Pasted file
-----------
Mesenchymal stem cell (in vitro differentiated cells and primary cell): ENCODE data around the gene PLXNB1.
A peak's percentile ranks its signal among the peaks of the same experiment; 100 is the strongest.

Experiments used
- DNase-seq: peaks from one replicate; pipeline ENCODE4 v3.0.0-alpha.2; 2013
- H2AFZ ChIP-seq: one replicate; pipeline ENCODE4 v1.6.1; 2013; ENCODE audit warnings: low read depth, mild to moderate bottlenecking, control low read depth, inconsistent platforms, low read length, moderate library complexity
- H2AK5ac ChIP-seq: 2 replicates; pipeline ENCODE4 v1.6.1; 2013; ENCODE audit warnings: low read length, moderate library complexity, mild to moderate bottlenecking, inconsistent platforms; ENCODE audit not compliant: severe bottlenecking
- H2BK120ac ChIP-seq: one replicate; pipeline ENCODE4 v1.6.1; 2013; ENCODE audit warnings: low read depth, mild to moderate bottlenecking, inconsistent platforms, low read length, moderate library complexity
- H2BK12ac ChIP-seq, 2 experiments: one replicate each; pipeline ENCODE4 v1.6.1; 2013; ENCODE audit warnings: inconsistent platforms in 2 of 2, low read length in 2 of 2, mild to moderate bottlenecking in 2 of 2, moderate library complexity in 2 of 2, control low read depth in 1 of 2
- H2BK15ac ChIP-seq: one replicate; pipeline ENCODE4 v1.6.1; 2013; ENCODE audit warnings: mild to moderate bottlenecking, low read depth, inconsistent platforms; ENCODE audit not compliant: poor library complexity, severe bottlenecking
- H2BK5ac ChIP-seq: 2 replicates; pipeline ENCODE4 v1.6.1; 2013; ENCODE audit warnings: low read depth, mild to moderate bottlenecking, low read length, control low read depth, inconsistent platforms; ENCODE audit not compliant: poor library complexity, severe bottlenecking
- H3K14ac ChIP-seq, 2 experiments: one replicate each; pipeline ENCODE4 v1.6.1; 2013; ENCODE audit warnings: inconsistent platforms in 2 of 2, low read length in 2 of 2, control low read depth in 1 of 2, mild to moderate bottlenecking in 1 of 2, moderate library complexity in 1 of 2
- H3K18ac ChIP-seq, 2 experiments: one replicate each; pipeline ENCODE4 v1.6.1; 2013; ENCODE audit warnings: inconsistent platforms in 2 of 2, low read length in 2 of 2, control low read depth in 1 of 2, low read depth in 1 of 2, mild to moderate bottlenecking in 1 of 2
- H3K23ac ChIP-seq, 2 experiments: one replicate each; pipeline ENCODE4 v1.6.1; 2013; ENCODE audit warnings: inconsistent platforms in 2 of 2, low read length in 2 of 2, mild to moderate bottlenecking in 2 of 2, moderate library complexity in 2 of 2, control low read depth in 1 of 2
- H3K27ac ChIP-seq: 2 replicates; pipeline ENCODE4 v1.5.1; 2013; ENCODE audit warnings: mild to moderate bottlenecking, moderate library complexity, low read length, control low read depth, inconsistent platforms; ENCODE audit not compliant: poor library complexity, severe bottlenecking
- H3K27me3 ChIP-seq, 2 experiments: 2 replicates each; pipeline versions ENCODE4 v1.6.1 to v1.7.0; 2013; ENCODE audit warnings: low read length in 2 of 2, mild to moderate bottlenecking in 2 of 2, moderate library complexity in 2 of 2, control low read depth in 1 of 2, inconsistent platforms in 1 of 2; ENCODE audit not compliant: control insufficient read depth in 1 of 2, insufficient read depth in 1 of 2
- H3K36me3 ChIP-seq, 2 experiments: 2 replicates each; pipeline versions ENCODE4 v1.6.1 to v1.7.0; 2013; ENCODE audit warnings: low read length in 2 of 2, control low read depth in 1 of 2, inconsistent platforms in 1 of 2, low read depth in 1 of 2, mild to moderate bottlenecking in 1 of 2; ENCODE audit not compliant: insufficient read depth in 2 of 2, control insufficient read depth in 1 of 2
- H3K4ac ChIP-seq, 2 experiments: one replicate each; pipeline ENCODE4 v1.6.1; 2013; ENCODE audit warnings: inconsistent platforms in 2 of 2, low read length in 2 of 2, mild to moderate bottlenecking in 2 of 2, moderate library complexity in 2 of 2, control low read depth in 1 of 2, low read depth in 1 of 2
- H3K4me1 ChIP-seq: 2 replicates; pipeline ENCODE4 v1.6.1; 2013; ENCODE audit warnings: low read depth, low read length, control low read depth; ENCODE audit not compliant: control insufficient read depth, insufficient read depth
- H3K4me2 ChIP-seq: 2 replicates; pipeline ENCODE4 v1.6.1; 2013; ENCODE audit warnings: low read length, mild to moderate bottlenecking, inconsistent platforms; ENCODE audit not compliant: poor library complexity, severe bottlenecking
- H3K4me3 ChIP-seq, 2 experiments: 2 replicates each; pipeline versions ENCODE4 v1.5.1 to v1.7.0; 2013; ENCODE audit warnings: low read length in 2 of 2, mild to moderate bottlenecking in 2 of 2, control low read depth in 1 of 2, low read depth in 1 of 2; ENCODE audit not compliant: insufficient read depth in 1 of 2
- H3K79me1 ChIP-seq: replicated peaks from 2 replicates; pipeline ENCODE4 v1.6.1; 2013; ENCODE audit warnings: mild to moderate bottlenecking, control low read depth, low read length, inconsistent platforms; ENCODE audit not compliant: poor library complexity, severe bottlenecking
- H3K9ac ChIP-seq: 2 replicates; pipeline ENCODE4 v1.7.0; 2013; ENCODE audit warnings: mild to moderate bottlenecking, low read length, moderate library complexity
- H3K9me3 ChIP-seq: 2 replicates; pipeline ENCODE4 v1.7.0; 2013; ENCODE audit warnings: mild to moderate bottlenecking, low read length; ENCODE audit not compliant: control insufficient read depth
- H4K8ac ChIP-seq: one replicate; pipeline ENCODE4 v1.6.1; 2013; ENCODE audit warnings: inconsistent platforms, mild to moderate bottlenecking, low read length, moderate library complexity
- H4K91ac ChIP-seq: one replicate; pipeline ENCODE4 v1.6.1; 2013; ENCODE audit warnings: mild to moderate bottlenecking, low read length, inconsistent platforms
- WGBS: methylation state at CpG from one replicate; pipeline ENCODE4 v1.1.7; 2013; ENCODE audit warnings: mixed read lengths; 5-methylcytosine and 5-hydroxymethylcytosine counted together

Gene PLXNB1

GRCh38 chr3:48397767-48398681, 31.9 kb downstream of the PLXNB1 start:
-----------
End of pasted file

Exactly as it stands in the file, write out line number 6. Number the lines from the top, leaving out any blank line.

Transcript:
- H2AK5ac ChIP-seq: 2 replicates; pipeline ENCODE4 v1.6.1; 2013; ENCODE audit warnings: low read length, moderate library complexity, mild to moderate bottlenecking, inconsistent platforms; ENCODE audit not compliant: severe bottlenecking